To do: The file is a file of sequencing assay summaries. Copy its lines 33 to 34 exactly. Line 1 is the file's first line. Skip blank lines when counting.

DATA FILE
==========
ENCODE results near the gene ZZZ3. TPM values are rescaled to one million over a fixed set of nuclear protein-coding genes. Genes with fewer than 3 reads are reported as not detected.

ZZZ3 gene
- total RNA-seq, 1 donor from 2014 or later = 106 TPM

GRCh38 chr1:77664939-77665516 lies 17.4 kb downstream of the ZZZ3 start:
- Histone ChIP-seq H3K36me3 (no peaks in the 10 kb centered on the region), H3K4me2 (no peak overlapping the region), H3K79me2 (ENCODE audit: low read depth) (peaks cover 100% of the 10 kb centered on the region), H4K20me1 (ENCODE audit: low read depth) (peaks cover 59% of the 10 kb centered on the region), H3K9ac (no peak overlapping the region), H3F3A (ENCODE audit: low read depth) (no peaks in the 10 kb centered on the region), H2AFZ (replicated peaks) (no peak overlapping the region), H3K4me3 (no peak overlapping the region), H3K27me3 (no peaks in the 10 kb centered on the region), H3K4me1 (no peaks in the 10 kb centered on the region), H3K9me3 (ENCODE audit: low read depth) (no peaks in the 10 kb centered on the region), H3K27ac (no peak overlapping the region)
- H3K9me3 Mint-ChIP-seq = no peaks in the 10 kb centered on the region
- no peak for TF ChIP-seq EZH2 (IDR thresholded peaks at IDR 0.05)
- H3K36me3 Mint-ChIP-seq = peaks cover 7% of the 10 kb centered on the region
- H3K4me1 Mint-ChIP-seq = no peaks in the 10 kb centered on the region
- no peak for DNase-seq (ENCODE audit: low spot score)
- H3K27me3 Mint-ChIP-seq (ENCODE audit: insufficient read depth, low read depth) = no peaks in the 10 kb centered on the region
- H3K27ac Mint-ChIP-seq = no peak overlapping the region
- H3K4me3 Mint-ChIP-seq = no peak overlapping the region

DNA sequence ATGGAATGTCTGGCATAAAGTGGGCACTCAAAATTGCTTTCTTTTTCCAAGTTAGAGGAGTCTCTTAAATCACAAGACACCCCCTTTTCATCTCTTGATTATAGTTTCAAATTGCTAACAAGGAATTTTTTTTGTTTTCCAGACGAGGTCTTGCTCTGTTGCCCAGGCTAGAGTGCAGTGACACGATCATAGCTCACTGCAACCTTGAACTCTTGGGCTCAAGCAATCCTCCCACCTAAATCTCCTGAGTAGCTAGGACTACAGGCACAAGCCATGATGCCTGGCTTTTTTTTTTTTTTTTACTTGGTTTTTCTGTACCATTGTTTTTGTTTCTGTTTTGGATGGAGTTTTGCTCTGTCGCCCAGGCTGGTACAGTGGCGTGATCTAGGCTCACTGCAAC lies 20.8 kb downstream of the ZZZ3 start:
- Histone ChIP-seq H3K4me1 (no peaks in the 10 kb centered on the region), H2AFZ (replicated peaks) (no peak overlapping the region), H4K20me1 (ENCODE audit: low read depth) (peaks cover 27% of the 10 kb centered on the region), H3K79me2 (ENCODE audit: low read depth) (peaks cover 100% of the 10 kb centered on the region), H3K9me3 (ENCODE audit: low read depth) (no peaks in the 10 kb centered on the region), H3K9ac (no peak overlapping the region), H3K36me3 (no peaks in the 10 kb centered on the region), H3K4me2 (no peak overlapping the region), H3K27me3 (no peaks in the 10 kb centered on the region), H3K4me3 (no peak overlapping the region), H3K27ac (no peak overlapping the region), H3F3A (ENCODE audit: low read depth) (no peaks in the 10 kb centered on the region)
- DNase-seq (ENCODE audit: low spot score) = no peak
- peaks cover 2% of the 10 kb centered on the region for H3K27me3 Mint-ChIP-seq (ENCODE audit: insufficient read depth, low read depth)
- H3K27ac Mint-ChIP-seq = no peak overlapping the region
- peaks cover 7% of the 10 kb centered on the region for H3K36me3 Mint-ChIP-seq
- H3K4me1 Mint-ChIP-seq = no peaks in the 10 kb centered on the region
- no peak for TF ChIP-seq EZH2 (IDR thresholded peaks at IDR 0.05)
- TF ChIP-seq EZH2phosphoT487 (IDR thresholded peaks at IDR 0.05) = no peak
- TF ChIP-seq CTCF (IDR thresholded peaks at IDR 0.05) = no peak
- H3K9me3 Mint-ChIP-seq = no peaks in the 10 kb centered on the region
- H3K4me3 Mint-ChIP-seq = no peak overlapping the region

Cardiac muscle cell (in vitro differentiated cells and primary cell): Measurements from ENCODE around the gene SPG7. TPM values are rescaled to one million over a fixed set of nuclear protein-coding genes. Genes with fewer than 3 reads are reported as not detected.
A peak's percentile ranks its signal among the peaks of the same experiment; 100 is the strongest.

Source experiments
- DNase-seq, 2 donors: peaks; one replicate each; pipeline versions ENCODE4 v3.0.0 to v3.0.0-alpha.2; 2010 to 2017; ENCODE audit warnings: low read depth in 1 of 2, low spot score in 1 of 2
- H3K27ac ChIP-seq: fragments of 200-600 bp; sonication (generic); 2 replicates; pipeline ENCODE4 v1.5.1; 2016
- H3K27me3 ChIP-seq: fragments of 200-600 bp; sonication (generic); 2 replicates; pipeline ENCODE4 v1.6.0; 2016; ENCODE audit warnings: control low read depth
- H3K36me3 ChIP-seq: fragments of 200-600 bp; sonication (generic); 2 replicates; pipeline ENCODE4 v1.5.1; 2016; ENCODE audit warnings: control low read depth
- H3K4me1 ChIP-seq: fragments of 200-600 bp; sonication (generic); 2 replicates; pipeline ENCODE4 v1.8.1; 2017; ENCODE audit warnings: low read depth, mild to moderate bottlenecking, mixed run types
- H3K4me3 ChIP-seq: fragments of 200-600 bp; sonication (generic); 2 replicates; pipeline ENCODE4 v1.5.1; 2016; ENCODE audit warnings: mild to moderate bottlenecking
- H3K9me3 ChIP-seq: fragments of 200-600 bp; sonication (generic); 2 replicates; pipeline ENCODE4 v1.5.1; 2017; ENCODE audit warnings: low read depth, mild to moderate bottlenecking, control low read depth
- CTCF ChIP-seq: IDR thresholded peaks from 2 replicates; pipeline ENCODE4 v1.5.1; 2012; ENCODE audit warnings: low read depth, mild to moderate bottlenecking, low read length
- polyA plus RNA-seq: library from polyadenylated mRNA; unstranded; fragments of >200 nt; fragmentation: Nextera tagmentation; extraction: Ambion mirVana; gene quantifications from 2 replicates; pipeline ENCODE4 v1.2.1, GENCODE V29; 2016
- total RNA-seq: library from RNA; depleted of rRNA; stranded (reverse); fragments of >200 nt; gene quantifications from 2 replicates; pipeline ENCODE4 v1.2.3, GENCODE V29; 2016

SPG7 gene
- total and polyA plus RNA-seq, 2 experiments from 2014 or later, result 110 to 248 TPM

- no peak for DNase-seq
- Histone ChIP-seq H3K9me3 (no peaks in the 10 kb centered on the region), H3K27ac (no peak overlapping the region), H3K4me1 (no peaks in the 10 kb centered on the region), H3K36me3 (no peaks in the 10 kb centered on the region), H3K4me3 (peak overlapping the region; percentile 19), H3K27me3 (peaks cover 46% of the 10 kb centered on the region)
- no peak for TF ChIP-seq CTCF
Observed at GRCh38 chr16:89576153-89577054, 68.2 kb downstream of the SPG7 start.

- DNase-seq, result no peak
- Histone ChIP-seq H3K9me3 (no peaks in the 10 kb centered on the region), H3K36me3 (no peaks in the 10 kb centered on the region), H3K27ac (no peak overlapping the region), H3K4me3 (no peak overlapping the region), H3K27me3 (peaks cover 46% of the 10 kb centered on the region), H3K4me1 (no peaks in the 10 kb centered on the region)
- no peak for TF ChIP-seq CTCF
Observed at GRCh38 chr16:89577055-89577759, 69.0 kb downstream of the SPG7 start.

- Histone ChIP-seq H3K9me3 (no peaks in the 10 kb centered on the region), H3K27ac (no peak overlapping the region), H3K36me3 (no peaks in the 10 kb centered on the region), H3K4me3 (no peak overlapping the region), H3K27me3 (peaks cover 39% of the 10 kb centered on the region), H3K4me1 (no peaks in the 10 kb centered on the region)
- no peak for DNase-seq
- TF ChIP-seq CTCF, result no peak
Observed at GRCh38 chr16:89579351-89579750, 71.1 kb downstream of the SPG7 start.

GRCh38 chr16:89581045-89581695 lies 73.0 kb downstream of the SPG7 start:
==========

- H3K4me1 ChIP-seq: fragments of 200-600 bp; sonication (generic); 2 replicates; pipeline ENCODE4 v1.8.1; 2017; ENCODE audit warnings: low read depth, mild to moderate bottlenecking, mixed run types
- H3K4me3 ChIP-seq: fragments of 200-600 bp; sonication (generic); 2 replicates; pipeline ENCODE4 v1.5.1; 2016; ENCODE audit warnings: mild to moderate bottlenecking